Regardless of its status as EP or LP, there is a lot to like on this album. Although it is not a concept album, there is a cohesiveness in the atmosphere of its 5 songs that ties them together in a concept-like manner. The mood is dark and melancholic, but at the same time strangely comforting and serene. The opening track, the eponymous new song "Leaves of Yesteryear", is a great example of this dark tranquillity that pervades the whole album. Its powerful, gloomy riffs are contrasted by tasty bright guitar leads and gorgeously melodic vocal lines (the chorus is stunning), creating a superb juxtaposition between dark and light. The keyboards are used to great effect to add texture and atmosphere. Compositionally, the song displays all the emotional twists and turns that are trademark of prog metal, albeit the different parts flow seamlessly into one another and there is no indulgence in complex, overstretched structures just for the sake of it. It's a perfectly assembled prog metal gem. Next track "Sentinels", also a new song, follows in the same spirit, though there's more power and muscles on display (listen to the headbanging break in the middle of the song). Singer Kjetil Nordhus puts in a great performance, here as on the rest of the album, showcasing his considerable vocal range, from dark crooning to high-pitched wailing. The other new song, "Hounds", starts slowly with a gentle acoustic part to then develop into bouncy, bass-driven affair that is perhaps a tad too lengthy for its own sake (the chorus is repeated a few times too many), but is nevertheless enjoyable.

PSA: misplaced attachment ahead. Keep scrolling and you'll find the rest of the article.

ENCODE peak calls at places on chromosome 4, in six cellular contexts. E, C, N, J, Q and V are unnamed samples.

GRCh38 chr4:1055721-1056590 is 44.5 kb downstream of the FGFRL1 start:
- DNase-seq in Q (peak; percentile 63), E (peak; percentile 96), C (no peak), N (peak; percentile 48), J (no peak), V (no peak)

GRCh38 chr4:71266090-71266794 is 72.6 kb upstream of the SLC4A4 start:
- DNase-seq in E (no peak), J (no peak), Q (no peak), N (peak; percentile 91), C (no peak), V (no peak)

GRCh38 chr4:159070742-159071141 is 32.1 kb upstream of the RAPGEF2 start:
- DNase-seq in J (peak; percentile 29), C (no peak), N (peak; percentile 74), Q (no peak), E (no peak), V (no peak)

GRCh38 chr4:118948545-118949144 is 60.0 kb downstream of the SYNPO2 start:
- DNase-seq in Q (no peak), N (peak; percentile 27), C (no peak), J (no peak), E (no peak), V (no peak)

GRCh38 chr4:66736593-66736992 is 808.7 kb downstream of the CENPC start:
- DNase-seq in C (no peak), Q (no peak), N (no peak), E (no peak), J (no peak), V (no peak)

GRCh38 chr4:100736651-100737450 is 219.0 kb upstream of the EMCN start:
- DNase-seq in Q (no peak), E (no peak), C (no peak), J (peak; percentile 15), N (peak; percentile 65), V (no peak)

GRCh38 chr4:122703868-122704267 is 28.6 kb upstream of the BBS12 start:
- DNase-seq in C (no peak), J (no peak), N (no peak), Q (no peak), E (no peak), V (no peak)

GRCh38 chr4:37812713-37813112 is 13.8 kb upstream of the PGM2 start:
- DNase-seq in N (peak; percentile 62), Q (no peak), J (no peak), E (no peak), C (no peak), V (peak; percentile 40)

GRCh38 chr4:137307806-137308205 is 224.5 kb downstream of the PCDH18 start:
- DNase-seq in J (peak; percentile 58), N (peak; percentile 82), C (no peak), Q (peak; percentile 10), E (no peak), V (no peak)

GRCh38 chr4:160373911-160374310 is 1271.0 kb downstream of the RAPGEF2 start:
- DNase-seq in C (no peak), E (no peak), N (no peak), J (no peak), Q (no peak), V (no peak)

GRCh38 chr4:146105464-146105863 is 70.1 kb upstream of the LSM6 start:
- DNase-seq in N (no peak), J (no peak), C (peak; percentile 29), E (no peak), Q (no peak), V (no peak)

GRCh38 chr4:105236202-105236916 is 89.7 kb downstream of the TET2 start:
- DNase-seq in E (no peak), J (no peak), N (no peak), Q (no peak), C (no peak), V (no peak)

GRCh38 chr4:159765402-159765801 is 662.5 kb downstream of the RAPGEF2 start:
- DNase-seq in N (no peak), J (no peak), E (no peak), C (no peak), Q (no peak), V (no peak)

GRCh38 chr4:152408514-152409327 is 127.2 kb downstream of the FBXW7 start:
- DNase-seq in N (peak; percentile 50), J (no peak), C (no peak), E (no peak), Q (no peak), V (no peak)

The centrepiece of the album is the re-recorded version of the 17-minute tour-de-force "My Dark Reflections of Life and Death". This is a fantastically poignant song, complex yet highly accessible and with plenty of outstanding guitar riffs and memorable vocal lines. The new arrangement is a tangible improvement over the original. The long, slightly meandering intro that on the original song lasted about 3 minutes has been rightly shortened by a good minute. A few vocal lines have been cut out, most notably the female vocal parts and some whispered vocals that were anyway hardly audible on the original track. Most importantly, the transitions between the different parts of the song, that on the original were often too abrupt, have been smoothened using new guitar leads or keyboard intermezzos, so that the various sections flow much better into one another. The coda of the song has also been streamlined, which is a huge improvement since the original track was ending in a rather chaotic way. The new version perhaps lacks a bit of the rawness and feral urgency of the original, but it has gained immensely in smoothness and slickness and is overall far superior to the version from 20 years ago (also thanks to the fantastic production - I love the fat guitar sound on this album!).